• avatar
    Glenn A.

    Granola Prius?! Enough with the stereotypes already! You guys can do better than that.

    I can’t wait to see the TTAC test drives in 5-10 years when the only surviving new cars are powered by electricity, or are butanol-electric hybrids or something.

    Wonder if you’ll describe ALL cars as Granola then?

  • avatar
    Axel

    The Buick Lucerne is better looking, for what it’s worth.

    Which isn’t much.

  • avatar

    Glenn A.:

    Sure! Nothing wrong with granola. Keeps you regular.

  • avatar
    NickR

    Image 1 Caption:

    ‘Senior’s Day at Walgreens’

  • avatar

    The previous generation of Avalon is astounding; nearly as up market as it’s Lexus platform mate but without the pomp.

    It rides like a cloud, swaddles you in leather and has paint fit for a car twice twice price.

    The current model has far too much plastic inside and seems cheap and floppy not like the luxo-tank it’s predicessor was.

    The only two serious strikes against the previous generation were it was about 50hp short of fun and the steering feel leaves a lot to the imagination.. literally. I suppose if it had 50 more ponies you’d want more side support too; but I understand some people don’t like that.

  • avatar
    rossjk

    This car reminds me of being to a movie I’ve already seen. Not sure I understand why it’s being reviewed. Are there people on this list who would consider buying the Avalon?

  • avatar
    HawaiiJim

    rossjk:

    Sure.

  • avatar
    C. Alan

    Caption 1:

    Florida gridlock after bingo lets out.

  • avatar
    NickR

    Image 3 Caption:

    ‘Key fob includes useful hearing aid volume tester’

  • avatar
    blue adidas

    “Sean Connery did commercials in Japan for the Avalon. He was shown walking around the car and uttered a single word “Impressive””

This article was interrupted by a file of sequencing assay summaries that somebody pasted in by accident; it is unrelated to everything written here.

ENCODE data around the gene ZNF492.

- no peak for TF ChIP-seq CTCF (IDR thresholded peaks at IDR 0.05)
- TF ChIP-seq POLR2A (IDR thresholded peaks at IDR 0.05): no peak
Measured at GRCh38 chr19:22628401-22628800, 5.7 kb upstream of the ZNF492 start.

It reminds me of the scene in Lost in Translation when Bill Murray is at a whiskey photoshoot. The director keeps saying “More Intensity!”

  • avatar
    mattrix

    Does anyone here ever use truedelta? I see Michael Karesh post after every single comment and I was wondering if it is a usefull site?

    Matt

  • avatar
    Justin Berkowitz

    Truthfully I prefer the Lucerne to the Avalon. For one, it feels more substantive and solid, which I appreciate in a land yacht.

  • avatar
    Seth

    I’ve got to chime in here…

    Avalon is no camry. Please stop comparing it with camry. Both are different beasts. Avalon is a great car and the only fault I can find is the lack of foot room (not knee room or leg room) in the back. Front seats should be raised a bit and that will let the feet slide in. Otherwise, its perfect.

    Silver shiny plastic is well.. I am on the fence here. Solara’s interior has the same but looks very elegant (much more than current camry which came out one full generation after solara). Avalon too looks elegant with the fake aluminium dash.

    It keeps the cost down and in case of an accident, metal might be dangerous on dash.

  • avatar
    boredlawstudent

    Wouldn’t a slightly used Cadillac CTS be the better choice? I felt the CTS had better grained plastics than the Avalon. It handles better, looks better (my opinion) and one can be had for less than the cost of an Avalon.

  • avatar
    Justin Berkowitz

    Seth:

    Although I agree that there are some differences in driving feel, particularly in the areas of steering feedback and ride firmness, I’d maintain that a few inches of space is not difference enough to justify the enormous chunk of change separating their prices.

    What’s the basis of your claim that these two cars are different “beasts?”

  • avatar
    Claude Dickson

    The most amazing part is that a car this boring can generate so many comments! We all need to get a life!

  • avatar
    svensk

    To the guy who says the avalon can smoke the v8 lucerne…what are you smoking?
    Looks like the GM bean counters were outsourced to Japan. Look at that…*scratches head* neutral looking interior. I think they borrowed those plastics from a mid- ’90s Sony stereo system.

  • avatar

    Yes, the comments are in reverse order. It was an experiment. The old order will be restored ASAP. Thank you for your patience.

  • avatar
    partsisparts

    How about a Mercury Montego or the upcoming Sable? Both are large,roomy and dull. But for older folks the Mercury’s seats are so high off the ground, it is easier for the seniors to get in and out. Also, the Merc is a lot cheaper.
    I know the Toyota has more power, but the target market does not care.

  • avatar
    Dave M.

    I’ve used Truedelta a few times – it’s been very useful, especially when comparing vehicle dimensions, equipment level, etc.

  • avatar
    UnclePete